Author(s): Parker G, Fletcher K, McCraw S, Futeran S, Hong M
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Abstract BACKGROUND: Clinical differentiation of bipolar conditions (and especially bipolar II disorder) from unipolar conditions is not always straightforward. We sought to identify illness antecedents and correlates that may assist their differentiation and complement clinical symptoms. METHODS: We undertook detailed comparative analyses of comprehensive data obtained from patients diagnosed with a bipolar or unipolar mood disorder. RESULTS: The sample comprised 138 bipolar (45 bipolar I and 93 bipolar II) and 214 unipolar participants. Univariate analyses identified numerous differentiating variables, while multivariate analyses generated a refined variable list to determine discriminatory capacity. Controlling for all other factors, those with a bipolar (I or II) condition were more likely than the unipolar sub-set to report a family history of bipolar disorder, experiencing bullying at school, to make a suicide/self-harm attempt, and be less likely to be clinically judged as having 'problematic' personality traits. Factors differentiating bipolar II from unipolar sub-sets included the aforementioned variables, as well as higher rates of lifetime heavy drinking and female gender, and briefer depressive episodes in the bipolar II group. Bipolar I and II sub-sets differentiated solely by higher rates of hospitalization in the former group. LIMITATIONS: Some study variables (e.g., hospitalization) may merely reflect DSM-IV diagnostic criteria or consequences rather than illness antecedents or correlates. Other self-reported variables (e.g., bullying) are subject to memory biases, and may reflect higher-order variables (e.g., early problematic personality traits). CONCLUSIONS: Study findings provide assistance to determining non-symptom features that may improve discrimination of the bipolar disorders from themselves and from unipolar conditions. Copyright © 2012 Elsevier B.V. All rights reserved.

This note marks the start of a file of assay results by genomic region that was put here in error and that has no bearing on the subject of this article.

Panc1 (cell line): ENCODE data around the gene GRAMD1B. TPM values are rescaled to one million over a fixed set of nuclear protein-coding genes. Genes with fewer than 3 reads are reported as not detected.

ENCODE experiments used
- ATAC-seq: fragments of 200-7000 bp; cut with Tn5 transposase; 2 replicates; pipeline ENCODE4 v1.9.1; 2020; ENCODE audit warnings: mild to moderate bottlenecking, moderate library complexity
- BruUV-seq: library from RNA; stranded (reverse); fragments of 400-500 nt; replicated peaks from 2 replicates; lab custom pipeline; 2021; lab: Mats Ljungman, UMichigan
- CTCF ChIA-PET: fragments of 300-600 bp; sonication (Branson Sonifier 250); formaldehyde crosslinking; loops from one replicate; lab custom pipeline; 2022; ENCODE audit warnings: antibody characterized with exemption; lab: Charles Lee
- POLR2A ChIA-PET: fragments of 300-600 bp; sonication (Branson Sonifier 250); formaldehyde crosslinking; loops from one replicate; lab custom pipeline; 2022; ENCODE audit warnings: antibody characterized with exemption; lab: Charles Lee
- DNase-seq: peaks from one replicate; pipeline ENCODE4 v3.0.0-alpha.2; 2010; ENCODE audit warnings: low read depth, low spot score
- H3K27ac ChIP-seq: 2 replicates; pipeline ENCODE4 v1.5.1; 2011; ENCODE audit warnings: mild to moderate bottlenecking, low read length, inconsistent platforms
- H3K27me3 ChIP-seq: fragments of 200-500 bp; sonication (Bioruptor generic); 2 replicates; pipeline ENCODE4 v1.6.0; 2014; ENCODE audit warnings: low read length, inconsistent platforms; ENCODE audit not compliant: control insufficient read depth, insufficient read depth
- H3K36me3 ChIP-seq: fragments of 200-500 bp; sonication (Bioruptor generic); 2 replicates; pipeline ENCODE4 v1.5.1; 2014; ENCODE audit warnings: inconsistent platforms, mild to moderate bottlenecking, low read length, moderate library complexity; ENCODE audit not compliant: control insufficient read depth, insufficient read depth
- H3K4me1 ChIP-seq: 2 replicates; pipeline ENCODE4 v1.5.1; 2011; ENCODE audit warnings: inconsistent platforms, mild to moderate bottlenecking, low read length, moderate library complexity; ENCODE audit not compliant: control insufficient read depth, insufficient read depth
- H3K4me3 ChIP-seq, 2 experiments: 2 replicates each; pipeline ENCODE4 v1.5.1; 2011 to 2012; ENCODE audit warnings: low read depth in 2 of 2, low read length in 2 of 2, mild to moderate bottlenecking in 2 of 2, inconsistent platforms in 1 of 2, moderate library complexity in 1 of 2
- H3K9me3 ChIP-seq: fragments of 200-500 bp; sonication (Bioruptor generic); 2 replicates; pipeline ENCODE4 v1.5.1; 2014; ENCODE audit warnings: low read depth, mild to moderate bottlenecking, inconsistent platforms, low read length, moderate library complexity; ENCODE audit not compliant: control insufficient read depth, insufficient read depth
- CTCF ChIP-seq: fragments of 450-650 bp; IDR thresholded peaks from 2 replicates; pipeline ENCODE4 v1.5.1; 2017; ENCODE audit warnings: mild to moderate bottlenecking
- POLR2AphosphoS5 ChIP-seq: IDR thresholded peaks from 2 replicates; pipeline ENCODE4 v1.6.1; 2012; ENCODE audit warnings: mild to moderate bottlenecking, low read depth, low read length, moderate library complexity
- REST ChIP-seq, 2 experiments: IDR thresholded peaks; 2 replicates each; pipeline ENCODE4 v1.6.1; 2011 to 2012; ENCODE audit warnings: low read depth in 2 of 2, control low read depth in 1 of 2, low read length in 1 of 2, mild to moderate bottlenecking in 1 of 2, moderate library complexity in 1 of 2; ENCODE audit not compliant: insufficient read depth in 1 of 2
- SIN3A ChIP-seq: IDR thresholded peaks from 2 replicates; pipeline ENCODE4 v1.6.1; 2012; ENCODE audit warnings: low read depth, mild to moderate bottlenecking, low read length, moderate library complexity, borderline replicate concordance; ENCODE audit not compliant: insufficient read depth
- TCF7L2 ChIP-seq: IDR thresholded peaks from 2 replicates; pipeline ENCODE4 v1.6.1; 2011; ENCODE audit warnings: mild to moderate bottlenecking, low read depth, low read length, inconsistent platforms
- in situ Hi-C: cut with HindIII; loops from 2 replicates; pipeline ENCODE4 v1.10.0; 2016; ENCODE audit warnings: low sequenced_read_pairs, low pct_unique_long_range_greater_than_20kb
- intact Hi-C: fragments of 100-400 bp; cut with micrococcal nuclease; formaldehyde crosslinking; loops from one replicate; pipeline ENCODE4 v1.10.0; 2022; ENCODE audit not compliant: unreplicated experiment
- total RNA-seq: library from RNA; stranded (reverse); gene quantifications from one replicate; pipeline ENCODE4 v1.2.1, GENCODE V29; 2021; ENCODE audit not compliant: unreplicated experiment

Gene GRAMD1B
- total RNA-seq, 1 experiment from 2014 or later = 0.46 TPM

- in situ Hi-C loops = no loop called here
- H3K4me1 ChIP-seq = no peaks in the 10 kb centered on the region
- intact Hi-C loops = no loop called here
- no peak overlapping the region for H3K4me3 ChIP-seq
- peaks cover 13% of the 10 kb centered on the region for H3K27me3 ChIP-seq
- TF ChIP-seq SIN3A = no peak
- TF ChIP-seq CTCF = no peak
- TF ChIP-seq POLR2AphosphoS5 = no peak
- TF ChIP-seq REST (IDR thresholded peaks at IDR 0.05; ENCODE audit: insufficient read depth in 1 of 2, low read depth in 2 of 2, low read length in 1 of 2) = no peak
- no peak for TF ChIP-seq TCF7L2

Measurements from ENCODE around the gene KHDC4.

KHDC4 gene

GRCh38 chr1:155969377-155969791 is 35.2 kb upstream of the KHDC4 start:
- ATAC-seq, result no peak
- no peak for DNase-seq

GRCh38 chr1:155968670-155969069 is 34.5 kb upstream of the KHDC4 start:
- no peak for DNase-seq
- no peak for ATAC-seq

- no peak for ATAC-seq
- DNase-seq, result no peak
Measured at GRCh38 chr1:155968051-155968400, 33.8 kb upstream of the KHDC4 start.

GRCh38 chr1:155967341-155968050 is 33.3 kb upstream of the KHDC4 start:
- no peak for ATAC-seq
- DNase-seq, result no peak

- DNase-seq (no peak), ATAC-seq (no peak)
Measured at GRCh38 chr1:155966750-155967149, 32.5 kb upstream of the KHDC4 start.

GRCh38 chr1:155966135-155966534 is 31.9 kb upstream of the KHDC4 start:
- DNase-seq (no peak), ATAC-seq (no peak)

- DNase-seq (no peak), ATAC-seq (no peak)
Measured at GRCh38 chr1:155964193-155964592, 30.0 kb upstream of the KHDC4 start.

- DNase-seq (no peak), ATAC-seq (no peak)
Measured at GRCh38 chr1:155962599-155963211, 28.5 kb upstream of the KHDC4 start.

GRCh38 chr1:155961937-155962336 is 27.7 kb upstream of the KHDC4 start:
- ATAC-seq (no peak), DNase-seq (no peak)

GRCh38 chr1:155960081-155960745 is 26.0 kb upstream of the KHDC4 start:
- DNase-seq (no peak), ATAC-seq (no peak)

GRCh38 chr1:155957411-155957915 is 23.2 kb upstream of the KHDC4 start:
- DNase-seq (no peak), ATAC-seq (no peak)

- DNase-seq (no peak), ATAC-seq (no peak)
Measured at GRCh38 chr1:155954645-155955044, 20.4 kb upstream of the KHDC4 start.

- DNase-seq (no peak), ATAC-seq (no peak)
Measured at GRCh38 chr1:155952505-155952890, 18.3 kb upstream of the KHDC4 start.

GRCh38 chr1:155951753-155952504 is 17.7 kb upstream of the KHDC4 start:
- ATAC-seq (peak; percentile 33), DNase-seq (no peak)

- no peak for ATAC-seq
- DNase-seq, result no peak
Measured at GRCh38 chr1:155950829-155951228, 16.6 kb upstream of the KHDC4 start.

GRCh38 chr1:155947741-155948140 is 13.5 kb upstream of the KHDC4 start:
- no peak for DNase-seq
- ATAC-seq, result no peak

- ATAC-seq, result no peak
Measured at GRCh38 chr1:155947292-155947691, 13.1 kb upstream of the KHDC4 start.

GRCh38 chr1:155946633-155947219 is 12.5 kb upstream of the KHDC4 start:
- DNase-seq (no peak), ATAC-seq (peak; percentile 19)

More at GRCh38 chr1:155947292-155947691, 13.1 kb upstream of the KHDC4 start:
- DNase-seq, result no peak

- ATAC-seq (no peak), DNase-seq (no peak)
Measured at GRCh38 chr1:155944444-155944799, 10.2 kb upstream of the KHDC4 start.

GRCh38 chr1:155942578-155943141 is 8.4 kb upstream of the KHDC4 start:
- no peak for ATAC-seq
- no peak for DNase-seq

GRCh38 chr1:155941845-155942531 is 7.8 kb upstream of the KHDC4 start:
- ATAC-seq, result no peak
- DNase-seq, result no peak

This article was published in J Affect Disord
and referenced in Clinical Depression